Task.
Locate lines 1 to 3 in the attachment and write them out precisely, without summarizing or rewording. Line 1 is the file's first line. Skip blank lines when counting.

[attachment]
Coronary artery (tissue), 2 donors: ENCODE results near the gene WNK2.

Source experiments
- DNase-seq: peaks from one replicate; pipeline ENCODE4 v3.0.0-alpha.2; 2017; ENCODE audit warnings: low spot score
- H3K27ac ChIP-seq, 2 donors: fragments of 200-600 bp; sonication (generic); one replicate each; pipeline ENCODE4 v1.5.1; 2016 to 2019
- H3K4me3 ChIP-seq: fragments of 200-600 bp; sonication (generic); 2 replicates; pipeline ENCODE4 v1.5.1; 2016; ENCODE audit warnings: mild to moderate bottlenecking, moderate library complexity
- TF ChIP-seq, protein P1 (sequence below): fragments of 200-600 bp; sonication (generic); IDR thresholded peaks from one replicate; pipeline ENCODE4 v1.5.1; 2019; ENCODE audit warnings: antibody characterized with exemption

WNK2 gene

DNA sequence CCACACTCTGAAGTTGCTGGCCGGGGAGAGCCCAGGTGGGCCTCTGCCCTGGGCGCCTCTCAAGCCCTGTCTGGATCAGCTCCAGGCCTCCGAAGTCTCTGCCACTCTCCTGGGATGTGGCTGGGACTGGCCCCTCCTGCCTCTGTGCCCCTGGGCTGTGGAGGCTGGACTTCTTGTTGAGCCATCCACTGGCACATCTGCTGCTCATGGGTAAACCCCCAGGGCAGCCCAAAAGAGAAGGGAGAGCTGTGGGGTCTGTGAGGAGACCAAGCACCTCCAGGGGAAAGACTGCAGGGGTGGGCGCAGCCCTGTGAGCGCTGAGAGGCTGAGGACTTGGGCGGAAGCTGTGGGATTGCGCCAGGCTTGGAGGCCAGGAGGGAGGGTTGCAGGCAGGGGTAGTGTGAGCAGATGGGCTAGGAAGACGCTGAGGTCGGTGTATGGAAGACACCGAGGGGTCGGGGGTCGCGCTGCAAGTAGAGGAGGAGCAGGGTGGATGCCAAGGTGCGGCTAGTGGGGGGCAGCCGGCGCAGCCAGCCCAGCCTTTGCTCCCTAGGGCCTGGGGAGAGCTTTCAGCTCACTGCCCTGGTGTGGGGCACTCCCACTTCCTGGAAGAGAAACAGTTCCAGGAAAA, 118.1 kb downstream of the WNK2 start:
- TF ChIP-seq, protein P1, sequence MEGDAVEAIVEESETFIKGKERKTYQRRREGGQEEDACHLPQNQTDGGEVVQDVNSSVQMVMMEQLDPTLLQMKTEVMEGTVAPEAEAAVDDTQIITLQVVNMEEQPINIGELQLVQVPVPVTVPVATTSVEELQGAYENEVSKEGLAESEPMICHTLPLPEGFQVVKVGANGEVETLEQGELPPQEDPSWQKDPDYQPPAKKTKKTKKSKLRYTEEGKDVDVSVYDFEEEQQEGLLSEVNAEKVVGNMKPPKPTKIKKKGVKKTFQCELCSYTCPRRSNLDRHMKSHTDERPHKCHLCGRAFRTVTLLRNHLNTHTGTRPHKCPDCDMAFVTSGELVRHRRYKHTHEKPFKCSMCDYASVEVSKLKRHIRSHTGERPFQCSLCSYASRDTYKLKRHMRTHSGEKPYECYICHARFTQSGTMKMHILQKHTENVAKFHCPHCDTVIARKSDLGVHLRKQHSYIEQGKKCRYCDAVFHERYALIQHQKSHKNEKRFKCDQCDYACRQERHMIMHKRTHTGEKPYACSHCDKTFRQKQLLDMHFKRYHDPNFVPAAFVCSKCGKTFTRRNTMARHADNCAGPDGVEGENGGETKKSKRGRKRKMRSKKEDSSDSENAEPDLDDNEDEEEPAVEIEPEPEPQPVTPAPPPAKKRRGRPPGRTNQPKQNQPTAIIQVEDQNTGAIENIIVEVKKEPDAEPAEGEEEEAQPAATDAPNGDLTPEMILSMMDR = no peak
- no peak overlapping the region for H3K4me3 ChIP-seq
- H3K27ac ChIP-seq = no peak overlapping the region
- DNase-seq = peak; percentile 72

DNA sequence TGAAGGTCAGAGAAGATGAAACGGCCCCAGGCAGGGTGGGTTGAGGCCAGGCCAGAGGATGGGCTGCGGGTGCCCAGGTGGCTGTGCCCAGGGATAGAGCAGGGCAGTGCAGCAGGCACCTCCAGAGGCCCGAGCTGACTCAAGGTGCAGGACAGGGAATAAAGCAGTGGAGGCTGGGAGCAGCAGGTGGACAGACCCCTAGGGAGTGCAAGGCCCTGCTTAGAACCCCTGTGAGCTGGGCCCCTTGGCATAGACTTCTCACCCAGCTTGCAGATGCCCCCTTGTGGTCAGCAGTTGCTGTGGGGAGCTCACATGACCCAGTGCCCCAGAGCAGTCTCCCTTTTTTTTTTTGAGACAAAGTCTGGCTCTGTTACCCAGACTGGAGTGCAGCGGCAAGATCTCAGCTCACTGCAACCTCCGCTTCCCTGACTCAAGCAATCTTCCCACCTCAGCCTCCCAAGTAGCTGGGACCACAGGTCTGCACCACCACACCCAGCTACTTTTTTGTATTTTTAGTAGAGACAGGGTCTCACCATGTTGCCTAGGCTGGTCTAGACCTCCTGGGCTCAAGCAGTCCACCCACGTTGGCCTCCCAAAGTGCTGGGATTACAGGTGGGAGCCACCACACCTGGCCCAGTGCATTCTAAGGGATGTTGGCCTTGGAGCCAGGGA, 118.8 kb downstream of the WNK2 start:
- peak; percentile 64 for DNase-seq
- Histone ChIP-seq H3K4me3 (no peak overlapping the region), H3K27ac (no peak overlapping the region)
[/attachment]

Coronary artery (tissue), 2 donors: ENCODE results near the gene WNK2.

Source experiments
- DNase-seq: peaks from one replicate; pipeline ENCODE4 v3.0.0-alpha.2; 2017; ENCODE audit warnings: low spot score